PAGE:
Education

NCSU reaches legal settlement with disabled student over her support animal, a cat

N.C. State University had denied a student’s request to keep her emotional support animal, a cat named Kifree, in student housing as a reasonable accommodation for her disability.
N.C. State University had denied a student’s request to keep her emotional support animal, a cat named Kifree, in student housing as a reasonable accommodation for her disability. Courtesy of Legal Aid of North Carolina

N.C. State University has reached a legal settlement with a disabled student after initially denying her request to keep her support animal, a cat, in her residence hall.

The settlement was announced Wednesday by Legal Aid of North Carolina, which filed a federal discrimination complaint against NCSU on behalf of the student, Laura Auman. The complaint was filed last year with the U.S. Department of Housing and Urban Development, alleging that the university violated the Fair Housing Act.

NCSU had denied Auman’s request to keep her emotional support animal, a cat named Kifree, in her dormitory room as a reasonable accommodation for her disability. At the time, the university cited the fact that it had no policy on emotional support animals, according to Legal Aid.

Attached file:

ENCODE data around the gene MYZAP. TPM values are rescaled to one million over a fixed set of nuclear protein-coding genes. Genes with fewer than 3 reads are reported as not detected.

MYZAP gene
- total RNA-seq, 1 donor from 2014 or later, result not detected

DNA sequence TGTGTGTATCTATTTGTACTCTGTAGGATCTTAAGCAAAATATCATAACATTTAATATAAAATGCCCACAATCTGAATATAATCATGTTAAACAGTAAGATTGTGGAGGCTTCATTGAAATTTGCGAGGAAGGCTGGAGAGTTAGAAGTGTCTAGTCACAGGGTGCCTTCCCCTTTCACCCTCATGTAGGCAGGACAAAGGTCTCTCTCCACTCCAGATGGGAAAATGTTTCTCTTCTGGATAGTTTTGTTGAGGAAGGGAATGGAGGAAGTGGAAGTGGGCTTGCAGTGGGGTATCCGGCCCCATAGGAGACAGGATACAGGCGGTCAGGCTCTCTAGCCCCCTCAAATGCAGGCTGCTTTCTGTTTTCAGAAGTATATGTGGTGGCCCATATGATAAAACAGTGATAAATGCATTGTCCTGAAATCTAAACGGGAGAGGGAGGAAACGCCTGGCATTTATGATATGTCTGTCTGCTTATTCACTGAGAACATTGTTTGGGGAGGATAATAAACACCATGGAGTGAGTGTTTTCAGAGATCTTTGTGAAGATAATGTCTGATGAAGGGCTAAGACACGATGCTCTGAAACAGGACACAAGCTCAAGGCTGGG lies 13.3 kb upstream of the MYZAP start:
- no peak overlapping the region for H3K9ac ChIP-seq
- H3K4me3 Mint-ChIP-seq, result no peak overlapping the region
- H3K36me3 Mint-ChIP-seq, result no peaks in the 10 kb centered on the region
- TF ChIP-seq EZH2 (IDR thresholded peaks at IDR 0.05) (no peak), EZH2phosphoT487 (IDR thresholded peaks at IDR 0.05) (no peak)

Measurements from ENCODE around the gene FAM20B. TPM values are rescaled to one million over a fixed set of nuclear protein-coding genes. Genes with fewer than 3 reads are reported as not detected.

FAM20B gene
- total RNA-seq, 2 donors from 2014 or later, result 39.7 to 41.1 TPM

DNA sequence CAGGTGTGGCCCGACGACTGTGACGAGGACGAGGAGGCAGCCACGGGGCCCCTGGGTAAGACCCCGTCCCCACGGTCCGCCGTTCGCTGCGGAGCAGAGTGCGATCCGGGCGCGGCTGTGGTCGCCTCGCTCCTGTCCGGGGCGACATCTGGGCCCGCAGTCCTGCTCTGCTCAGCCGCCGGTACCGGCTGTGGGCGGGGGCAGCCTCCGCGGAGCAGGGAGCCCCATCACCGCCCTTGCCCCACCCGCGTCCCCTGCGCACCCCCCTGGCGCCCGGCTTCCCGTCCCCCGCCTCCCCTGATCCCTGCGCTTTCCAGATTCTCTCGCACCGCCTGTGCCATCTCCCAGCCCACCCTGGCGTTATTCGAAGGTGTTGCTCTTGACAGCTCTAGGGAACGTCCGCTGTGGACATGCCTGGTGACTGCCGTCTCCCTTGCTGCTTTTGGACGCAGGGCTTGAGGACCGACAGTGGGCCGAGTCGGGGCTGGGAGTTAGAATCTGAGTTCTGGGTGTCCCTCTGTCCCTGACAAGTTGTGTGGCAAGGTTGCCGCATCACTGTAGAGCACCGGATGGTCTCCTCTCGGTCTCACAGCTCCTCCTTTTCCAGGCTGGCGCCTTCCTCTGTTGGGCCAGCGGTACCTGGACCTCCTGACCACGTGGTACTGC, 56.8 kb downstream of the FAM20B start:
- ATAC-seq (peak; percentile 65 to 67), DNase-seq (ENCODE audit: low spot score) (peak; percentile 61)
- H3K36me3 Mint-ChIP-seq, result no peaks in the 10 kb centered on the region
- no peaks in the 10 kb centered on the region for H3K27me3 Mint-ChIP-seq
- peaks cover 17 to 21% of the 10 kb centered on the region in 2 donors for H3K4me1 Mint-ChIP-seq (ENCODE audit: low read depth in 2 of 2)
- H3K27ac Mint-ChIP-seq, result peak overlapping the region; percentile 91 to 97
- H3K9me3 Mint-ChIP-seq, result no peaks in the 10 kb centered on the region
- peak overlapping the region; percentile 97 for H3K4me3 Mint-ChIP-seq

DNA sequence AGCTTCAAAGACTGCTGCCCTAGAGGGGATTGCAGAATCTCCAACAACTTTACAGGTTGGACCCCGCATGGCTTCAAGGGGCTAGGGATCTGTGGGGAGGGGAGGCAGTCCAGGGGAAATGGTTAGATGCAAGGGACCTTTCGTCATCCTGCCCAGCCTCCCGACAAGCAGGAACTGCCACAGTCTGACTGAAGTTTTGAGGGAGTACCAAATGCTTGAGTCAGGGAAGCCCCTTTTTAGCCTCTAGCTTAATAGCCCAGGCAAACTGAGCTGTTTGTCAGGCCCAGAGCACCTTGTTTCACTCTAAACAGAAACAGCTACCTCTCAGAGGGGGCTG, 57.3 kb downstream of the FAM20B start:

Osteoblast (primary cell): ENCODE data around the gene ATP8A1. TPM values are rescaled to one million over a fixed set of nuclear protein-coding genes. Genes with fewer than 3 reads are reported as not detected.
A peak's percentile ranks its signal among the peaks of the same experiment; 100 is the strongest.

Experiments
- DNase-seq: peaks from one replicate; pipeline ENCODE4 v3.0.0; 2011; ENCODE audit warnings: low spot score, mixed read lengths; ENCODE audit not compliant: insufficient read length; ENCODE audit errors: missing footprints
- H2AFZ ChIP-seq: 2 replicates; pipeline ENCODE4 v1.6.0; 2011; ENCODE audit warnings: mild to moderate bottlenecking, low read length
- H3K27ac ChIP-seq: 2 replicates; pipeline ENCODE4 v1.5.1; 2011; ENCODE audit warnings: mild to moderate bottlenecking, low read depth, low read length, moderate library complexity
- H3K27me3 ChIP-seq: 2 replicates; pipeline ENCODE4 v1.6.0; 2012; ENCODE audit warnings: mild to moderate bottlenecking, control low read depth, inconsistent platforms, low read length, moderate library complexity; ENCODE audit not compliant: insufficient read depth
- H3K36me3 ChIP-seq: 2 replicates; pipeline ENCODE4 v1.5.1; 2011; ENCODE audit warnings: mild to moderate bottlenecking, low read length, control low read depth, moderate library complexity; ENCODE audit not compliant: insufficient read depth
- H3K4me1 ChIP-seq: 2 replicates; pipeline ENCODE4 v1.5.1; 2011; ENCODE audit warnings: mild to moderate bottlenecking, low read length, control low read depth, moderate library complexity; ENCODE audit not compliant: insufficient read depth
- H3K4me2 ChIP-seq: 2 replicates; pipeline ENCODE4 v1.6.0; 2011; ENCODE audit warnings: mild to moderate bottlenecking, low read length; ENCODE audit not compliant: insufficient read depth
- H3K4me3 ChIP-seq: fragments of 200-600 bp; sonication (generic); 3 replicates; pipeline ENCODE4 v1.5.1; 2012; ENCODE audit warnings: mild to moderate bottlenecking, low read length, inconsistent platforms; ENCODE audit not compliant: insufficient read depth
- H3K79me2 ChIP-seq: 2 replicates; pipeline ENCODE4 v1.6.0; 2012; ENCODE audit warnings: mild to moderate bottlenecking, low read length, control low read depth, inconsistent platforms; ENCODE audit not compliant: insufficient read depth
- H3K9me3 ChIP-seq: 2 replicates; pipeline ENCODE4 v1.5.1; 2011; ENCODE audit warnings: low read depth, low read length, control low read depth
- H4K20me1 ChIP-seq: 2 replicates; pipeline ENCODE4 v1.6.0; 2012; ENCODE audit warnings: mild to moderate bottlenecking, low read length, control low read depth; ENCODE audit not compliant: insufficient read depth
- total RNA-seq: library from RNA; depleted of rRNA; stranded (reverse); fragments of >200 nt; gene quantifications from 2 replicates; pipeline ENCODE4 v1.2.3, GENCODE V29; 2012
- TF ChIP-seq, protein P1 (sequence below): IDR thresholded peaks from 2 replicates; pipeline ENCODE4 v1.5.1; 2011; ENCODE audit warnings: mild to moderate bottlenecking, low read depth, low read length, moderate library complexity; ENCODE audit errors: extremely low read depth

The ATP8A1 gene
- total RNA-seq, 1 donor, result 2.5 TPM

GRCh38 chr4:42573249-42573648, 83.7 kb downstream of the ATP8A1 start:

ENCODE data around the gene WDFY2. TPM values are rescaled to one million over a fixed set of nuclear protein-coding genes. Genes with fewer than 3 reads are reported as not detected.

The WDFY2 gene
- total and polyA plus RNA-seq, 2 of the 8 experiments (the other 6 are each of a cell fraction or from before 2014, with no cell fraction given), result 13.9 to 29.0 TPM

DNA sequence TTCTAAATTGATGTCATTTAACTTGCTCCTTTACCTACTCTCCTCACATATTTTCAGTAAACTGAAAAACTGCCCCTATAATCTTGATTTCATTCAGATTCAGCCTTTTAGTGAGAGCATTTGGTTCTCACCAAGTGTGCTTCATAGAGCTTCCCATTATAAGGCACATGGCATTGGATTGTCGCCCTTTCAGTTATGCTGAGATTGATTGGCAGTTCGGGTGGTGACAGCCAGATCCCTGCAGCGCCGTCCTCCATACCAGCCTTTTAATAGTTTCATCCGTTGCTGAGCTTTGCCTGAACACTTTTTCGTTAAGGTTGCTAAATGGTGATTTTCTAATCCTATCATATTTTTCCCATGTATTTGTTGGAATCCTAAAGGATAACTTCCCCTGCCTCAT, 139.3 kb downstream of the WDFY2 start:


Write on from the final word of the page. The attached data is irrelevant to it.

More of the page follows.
Under the settlement, NCSU agreed to provide Fair Housing Act training for its staff who deal with students seeking accommodations, according to the announcement by Legal Aid. The university will also publicize its policy on assistance animals, which allows students with disabilities to keep animals in university housing when the animals provide therapeutic benefits.

The university agreed to pay $3,000 to Auman as part of the settlement, according to an NCSU spokesman. Auman was not available for an interview Wednesday, a spokesman for Legal Aid said.

George Hausen, executive director of Legal Aid, said NCSU “is to be commended” for implementing a new campus Assistance Animal Policy.

“The Fair Housing Project of Legal Aid is committed to ensuring that students in university housing, just like all residents of North Carolina, are afforded the protections of the Fair Housing Act,” said Jack Holtzman, co-director of the project. “Those protections include making accommodations for students with disabilities who need emotional support animals in order to have an equal opportunity to enjoy the benefits of university housing.”

The HUD complaint was the second federal complaint made by Auman. Last year, she also took the issue to the U.S. Department of Education’s Office for Civil Rights. Last month, the office found sufficient evidence that the university had violated Section 504 of the Rehabilitation Act and Title II of the Americans with Disabilities Act.

Jane Stancill: 919-829-4559, @janestancill

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